Dorothy Churn LaPenta

Hope Presbyterian Church

Mitchellville, MD

Sixth Sunday of Easter

John 15:9-17





Jesus said, “ You are my friends if you do what I command you. I do not call you servants any longer because the servant doesn’t know what the master is doing, but I have called you friends because I have made known to you everything I have heard from my Father.”


This week I did a little exercise is looking up the word “friend” in other languages. Now, I don’t speak or know many languages; Greek, Hebrew and German. Most of you know more languages that I do. But I was very intrigued that in all the languages, there were at least four words that could mean “friend.”  In some cases, there were up to ten words, which could be translated as “friend.”


We can understand that because when we use the word “friend,” we also have different meanings for it.  The saying goes, “friends for a season, friends for a reason, friends for a lifetime.”


But what did Jesus have in mind when he called his disciples “friends.”  This passage seems to mostly be about “love,”  “agape,” in the Greek.


  • As the Father has loved me, so I have loved you, abide in my love.
  • If you keep my commandments, you will abide in my love.
  • This is my commandment that you love one another as I have loved you.
  • I am giving you commandments so that you love one another.


Then, “You are my friends.” or because the Greek word used is “philio,” a translation could be “loved one”


Friends are indeed loved ones.  My best friend died a few years ago to pancreatic cancer, and she was indeed a loved one for me. There’s been a big space in my life since she died.  I miss her a lot, and those daily early morning walks we took for fourteen years.  But that space she left in my life has filled because the love we shared in that friendship has been able to be poured out to her family, and to others.  That did not go away.


Jesus’s definition of friendship is to love Jesus, and to be loved by him. [1]That’s where it begins; friendship for the sake of friendship.   The philosopher, Aristotle said this is the best and highest kind of friendship. Friendship for the sake of friendship. [2]

Frederick Buechner  writes,


“Basically, your friends are not your friends for any particular reason. The job you do, the family you have, the way you vote, the major achievements, the blunders of your life are all set aside. If you are old friends, you know a lot about each other, but even that is beside the point. Your friendship is the point. The distinctions of older, younger, richer, poorer, smarter- dumber cease to matter. Each time, you meet with a clean slate on equal terms. Anything may come of it or nothing. Only the getting together matters.”[3]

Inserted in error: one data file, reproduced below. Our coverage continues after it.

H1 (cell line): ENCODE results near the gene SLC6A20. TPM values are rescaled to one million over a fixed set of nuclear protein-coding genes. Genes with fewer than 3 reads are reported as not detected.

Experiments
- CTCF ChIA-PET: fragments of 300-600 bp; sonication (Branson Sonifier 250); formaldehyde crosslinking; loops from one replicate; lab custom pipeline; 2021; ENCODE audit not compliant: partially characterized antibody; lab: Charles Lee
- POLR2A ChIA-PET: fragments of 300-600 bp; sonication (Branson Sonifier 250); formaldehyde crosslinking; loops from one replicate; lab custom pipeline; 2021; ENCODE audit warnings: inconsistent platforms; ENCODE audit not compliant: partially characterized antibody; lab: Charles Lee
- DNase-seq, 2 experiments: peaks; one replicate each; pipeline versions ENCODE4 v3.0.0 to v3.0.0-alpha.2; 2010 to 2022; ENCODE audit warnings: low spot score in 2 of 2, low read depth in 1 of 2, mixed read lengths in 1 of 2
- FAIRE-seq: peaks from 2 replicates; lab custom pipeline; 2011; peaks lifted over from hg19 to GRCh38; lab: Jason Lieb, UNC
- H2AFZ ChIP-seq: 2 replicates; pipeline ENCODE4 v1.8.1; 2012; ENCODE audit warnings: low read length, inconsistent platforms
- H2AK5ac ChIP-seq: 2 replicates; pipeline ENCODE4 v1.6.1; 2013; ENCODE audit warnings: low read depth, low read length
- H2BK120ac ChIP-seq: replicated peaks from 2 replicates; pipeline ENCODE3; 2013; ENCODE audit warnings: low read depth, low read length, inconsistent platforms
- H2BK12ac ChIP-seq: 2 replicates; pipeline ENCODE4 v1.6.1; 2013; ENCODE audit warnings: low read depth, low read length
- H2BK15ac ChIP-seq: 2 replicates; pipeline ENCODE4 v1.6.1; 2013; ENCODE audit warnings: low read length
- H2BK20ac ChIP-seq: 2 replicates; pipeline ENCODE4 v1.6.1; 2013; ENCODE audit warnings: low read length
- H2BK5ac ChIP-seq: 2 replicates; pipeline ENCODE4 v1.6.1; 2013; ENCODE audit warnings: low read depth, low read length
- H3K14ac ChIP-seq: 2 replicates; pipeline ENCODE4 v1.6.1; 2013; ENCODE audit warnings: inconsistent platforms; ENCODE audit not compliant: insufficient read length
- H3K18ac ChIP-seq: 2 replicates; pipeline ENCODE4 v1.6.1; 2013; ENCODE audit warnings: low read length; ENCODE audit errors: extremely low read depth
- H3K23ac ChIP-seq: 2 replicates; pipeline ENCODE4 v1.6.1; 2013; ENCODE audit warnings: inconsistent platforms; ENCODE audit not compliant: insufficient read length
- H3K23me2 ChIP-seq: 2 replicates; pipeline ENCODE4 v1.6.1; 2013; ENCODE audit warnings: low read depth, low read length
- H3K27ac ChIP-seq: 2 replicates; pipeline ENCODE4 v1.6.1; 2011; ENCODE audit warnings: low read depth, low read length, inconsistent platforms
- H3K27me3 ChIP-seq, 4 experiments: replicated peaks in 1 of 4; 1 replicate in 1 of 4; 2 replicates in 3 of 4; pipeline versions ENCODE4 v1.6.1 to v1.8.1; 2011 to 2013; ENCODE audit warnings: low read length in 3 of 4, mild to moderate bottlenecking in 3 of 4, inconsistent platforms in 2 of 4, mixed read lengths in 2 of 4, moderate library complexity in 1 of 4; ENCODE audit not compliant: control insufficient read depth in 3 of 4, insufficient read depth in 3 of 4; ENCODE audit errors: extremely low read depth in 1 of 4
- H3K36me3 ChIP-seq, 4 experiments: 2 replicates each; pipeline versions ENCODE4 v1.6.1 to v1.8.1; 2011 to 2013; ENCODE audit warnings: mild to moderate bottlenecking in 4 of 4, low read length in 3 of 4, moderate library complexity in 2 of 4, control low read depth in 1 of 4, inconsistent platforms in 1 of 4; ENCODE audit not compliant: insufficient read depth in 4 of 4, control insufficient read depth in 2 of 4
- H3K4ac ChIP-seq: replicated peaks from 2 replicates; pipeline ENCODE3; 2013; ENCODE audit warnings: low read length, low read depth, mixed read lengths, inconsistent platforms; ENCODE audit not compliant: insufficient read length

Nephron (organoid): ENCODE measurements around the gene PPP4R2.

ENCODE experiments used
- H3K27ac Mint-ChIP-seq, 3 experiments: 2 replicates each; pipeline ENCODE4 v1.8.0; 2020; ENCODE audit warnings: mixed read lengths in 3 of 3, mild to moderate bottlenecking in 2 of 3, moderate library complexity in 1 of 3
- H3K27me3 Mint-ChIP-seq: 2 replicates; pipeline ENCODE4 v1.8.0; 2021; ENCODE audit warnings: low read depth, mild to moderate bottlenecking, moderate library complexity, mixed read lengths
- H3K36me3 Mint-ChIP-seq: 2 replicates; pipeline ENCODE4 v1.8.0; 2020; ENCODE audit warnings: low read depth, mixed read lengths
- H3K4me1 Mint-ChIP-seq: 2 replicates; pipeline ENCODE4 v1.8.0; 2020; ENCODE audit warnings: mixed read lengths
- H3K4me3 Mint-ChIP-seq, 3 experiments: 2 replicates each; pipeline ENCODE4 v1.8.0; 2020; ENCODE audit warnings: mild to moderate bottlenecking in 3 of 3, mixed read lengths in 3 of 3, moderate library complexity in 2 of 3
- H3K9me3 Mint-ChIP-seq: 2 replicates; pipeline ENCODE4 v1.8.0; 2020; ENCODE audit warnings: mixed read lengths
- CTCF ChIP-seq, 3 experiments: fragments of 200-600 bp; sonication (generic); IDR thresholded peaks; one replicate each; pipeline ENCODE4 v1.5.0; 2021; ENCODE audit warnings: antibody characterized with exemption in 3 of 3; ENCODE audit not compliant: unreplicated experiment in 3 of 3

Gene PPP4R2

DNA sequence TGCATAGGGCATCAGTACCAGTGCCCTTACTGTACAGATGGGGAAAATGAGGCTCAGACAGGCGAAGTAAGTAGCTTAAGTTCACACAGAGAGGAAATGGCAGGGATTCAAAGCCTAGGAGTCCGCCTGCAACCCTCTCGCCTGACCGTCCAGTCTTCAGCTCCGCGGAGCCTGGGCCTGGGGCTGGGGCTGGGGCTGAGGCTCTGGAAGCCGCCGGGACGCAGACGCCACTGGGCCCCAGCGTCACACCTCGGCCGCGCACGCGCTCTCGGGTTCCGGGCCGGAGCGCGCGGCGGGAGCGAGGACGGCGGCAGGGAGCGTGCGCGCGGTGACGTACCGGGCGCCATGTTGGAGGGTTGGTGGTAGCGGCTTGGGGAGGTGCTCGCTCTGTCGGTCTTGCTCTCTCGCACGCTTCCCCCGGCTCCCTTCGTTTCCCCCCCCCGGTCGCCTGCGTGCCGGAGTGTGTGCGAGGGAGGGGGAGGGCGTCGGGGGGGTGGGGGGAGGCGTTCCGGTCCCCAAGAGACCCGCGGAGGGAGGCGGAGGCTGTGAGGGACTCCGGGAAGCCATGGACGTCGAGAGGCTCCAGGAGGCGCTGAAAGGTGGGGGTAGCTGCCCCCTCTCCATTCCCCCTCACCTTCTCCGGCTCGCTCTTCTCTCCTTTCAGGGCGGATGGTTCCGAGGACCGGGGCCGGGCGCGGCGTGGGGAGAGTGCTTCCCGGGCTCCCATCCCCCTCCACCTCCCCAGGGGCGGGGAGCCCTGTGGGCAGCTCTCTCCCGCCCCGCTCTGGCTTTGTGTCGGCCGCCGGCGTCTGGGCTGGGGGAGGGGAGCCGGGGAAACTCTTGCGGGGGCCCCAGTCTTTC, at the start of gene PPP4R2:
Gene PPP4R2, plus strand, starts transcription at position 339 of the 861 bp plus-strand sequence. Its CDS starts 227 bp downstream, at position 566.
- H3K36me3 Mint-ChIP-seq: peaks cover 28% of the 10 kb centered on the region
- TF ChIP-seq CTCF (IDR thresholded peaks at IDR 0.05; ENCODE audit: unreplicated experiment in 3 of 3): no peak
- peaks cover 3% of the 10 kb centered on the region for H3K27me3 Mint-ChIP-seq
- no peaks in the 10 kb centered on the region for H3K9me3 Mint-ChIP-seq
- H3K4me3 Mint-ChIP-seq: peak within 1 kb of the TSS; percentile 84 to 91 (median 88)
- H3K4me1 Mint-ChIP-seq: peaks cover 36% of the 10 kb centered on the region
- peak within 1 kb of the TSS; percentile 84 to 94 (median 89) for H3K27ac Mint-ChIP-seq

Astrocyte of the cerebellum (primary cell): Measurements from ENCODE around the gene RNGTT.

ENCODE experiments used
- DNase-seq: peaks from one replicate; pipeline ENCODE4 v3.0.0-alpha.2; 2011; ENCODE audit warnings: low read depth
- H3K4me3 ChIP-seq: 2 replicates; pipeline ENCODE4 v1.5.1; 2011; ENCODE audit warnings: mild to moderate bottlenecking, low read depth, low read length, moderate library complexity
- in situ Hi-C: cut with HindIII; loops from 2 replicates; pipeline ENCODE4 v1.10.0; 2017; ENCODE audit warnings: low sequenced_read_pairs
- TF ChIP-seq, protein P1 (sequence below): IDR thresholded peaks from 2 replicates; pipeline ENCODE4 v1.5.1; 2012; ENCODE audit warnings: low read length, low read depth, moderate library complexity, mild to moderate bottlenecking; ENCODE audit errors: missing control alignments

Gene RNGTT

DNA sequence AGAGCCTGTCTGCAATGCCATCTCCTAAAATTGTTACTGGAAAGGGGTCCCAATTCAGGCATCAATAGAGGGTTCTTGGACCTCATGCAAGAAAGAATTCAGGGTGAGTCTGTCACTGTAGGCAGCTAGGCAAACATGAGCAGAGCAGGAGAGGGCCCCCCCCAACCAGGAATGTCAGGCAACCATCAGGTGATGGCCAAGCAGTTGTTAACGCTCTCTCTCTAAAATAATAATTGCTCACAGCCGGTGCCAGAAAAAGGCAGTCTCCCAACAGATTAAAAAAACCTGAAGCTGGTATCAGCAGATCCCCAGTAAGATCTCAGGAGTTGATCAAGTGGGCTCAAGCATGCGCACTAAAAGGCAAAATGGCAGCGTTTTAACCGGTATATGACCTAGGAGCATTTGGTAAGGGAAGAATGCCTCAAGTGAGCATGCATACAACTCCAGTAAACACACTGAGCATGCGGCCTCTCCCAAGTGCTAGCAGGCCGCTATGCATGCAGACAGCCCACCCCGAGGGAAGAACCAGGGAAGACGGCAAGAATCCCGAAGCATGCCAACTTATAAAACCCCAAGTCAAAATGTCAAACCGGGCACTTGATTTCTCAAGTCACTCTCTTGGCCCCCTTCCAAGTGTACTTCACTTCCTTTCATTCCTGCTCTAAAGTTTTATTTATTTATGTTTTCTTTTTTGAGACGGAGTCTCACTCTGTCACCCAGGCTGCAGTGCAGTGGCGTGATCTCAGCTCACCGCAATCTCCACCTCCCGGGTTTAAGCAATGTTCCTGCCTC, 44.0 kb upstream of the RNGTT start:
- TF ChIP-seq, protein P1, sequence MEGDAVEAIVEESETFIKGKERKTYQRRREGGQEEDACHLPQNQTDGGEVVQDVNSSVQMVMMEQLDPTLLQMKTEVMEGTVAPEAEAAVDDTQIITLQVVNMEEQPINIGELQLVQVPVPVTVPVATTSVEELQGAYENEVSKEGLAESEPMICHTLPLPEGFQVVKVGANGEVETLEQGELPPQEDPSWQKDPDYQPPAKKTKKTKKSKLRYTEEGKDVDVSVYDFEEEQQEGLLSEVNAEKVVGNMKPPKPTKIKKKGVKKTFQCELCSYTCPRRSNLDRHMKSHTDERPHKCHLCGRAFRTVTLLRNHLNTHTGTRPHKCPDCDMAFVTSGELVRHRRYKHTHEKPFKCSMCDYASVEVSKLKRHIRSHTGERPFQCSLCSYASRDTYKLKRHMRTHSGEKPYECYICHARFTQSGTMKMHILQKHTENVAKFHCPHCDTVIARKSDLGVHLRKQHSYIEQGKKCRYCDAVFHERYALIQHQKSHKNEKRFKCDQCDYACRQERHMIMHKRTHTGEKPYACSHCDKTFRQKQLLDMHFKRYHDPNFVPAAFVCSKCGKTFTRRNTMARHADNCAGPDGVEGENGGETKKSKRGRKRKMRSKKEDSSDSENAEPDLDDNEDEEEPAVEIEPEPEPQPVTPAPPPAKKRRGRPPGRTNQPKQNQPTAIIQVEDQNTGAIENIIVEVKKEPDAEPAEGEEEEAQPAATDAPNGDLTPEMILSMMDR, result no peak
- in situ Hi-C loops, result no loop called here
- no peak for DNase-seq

Because in true friendship, something will come, good cannot help, but flow out of this kind of being together.


That’s what Jesus knew. Jesus told the disciples, “I have told you everything that God has told me.” So, being together with Jesus, truly being together with Jesus, as friends cannot help, but yield good. The most important thing Jesus has told the disciples is God’s command to love one another. It’s the reason for everything.  For everything!!!


Back to Aristotle for a second, he also said, ‘The best way to habituate oneself in a particular virtue is to emulate those who already embody.”  In other words, if you need to be a kinder person, then be around people who are kind.  If you want to be a calmer person, then be around people who are calm.  [4]


We know that can go either way; you can be around groups whose habits are bad for themselves, and the community, and if you hang around them long enough, you will come to emulate them.  So wait a minute here, does that mean that we just isolate ourselves, and always make sure we’re hanging with the right kind of people. That doesn’t seem to be what the Bible says.


I am so confused!




Thomas Acquinas, about a millennia after Aristotle, took Aristotle’s words about  wanting a particular virtue, and emulating those who already have that virtue, and he said: